Police officers are occasionally forced to make split-second choices about the use of force, sometimes with tragic results. The results are rarely so tragic as in the case of the late Officer Omar Edwards, killed in the line of duty by a fellow police officer.
"Police! Stop! Drop it!" cops from the 25th Precinct shouted at Omar Edwards, 25.
As he started to turn toward him – the gun still in his hand – an officer opened fire, sources said.
The officer involved in the shooting is white, Edwards is black and had no visible NYPD identification on him, sources said. It was unclear if Edwards identified himself.
"This is always a black cop's fear, that he'd be mistaken for a [suspect]," a source said.
Although Police sources and the Daily News have described Edwards as, "off-duty," it should be noted that Edwards was chasing a suspected car thief at the time of his death. Question whether, had it been Edwards forced to use his weapon against a suspected car thief who turned on him brandishing a shiny piece of metal, he would have been described as "off-duty" or not.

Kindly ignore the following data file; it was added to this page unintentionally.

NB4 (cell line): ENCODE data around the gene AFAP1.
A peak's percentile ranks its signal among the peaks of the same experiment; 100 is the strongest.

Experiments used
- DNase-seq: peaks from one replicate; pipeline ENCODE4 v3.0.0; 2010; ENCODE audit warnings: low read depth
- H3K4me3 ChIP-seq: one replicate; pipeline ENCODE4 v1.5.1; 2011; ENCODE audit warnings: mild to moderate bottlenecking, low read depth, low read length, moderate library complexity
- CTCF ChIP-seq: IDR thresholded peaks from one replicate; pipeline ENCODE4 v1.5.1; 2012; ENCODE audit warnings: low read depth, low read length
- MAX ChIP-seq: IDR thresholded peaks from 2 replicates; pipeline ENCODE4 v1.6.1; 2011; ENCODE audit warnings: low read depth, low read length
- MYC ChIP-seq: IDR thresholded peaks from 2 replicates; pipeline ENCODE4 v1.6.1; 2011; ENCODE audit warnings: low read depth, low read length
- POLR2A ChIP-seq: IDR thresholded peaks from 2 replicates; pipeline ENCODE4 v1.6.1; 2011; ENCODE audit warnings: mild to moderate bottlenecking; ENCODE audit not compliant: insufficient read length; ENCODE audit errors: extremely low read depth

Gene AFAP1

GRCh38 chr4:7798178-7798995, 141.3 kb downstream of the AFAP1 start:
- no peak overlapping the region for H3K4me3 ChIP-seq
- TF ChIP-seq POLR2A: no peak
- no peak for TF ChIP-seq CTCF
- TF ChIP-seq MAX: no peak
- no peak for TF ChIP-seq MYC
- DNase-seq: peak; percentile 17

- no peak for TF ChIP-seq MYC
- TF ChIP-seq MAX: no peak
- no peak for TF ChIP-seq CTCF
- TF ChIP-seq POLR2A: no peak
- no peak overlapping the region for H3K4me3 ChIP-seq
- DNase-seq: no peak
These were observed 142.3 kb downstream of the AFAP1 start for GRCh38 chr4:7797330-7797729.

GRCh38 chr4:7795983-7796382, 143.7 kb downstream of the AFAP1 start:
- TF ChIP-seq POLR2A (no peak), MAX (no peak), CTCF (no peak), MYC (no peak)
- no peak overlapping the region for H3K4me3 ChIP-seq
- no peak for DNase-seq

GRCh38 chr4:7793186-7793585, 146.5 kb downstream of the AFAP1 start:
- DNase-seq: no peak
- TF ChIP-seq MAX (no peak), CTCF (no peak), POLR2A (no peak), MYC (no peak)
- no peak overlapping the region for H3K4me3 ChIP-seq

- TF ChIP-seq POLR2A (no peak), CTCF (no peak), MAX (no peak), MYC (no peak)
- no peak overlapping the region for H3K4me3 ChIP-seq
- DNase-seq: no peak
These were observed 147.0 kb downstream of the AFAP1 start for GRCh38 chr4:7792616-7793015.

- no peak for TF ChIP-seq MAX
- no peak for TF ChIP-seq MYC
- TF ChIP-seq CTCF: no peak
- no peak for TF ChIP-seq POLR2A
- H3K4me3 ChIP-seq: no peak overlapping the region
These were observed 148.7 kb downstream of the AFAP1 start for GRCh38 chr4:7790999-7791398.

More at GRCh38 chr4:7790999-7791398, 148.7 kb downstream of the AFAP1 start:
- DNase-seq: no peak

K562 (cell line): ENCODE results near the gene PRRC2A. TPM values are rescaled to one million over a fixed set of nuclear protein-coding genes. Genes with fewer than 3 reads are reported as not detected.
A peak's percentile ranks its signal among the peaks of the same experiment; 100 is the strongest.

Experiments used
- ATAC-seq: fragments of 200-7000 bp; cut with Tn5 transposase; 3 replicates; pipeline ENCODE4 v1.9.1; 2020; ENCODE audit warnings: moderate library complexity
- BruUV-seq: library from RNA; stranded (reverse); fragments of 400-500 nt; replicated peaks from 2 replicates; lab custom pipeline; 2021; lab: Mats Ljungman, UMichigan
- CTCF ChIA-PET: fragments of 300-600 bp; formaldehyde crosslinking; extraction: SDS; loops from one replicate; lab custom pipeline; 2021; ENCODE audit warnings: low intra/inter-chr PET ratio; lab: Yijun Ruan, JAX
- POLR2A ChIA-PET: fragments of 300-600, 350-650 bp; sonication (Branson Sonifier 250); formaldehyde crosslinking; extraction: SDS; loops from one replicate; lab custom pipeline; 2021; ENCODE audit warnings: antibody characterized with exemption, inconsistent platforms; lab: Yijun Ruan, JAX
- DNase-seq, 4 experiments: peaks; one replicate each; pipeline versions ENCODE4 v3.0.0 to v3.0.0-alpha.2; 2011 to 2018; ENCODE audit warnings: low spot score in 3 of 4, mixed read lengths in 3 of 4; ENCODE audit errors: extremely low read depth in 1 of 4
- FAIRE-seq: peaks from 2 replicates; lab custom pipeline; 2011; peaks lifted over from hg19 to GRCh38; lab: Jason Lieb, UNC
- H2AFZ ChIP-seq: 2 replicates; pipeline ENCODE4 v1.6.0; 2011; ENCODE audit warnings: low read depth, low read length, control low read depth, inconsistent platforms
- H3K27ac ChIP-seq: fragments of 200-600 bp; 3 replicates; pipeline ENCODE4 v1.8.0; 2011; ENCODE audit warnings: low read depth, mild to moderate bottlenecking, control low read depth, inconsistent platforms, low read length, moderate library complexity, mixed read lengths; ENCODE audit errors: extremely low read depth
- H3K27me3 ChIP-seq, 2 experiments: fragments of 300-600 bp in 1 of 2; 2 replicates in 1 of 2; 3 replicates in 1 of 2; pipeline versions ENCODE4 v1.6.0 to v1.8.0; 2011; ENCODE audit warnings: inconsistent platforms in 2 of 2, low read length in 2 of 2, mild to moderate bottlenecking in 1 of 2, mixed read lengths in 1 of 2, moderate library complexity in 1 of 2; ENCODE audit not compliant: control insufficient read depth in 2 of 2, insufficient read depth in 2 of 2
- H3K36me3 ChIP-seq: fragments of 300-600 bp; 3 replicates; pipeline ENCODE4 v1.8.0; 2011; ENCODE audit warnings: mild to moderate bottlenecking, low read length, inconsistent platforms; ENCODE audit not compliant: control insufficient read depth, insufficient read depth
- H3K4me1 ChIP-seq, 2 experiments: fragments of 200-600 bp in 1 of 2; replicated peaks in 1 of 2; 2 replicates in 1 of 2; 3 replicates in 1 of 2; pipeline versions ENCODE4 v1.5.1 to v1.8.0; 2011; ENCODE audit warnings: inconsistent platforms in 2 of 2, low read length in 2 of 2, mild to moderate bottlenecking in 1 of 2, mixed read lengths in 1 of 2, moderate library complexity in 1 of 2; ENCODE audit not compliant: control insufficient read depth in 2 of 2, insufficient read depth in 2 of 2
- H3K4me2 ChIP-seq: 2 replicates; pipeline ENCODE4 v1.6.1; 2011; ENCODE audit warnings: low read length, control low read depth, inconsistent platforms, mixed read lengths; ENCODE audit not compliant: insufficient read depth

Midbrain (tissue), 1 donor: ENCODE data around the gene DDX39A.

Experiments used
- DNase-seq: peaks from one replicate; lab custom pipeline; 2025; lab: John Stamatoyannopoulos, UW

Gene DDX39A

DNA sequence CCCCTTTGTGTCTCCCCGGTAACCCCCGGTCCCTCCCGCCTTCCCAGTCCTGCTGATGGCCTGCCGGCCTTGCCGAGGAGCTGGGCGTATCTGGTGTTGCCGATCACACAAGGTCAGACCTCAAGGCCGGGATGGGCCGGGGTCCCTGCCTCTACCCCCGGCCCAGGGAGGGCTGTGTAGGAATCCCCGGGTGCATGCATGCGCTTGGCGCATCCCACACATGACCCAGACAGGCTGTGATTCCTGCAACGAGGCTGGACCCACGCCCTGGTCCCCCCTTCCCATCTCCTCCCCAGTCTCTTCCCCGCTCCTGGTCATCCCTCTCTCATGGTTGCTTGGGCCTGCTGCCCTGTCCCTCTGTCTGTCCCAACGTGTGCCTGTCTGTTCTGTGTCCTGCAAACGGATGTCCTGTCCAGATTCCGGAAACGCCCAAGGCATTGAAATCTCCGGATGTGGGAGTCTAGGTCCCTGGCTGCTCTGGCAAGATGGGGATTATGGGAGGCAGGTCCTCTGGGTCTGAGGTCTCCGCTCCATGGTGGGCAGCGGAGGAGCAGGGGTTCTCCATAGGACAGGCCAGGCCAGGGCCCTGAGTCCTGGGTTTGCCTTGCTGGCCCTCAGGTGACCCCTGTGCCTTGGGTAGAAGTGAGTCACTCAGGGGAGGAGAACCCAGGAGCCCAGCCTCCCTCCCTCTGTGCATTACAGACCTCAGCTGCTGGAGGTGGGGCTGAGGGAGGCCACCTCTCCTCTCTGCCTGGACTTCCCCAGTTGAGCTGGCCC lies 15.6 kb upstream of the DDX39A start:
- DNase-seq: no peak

[Omar Edwards'] father couldn't fathom how such a fatal mistake could happen.
"If a police officer sees someone with a gun, you don't just fire without asking questions or trying to apprehend the person," said Ricardo Edwards, 72. "If the person was firing at a police officer, I understand."
Unfortunately, the elder Mr. Edwards is mistaken. All too often officers use force, sometimes extreme force, against people who carry shiny metal objects that aren't dangerous at all, such as unbladed box cutters, or digital cameras, or ambulances. In the case of a black man carrying a weapon while not wearing a blue uniform, it's surprising that only six shots had to be fired.
To the credit of the New York Police Department, the car thief was apprehended without the use of deadly force.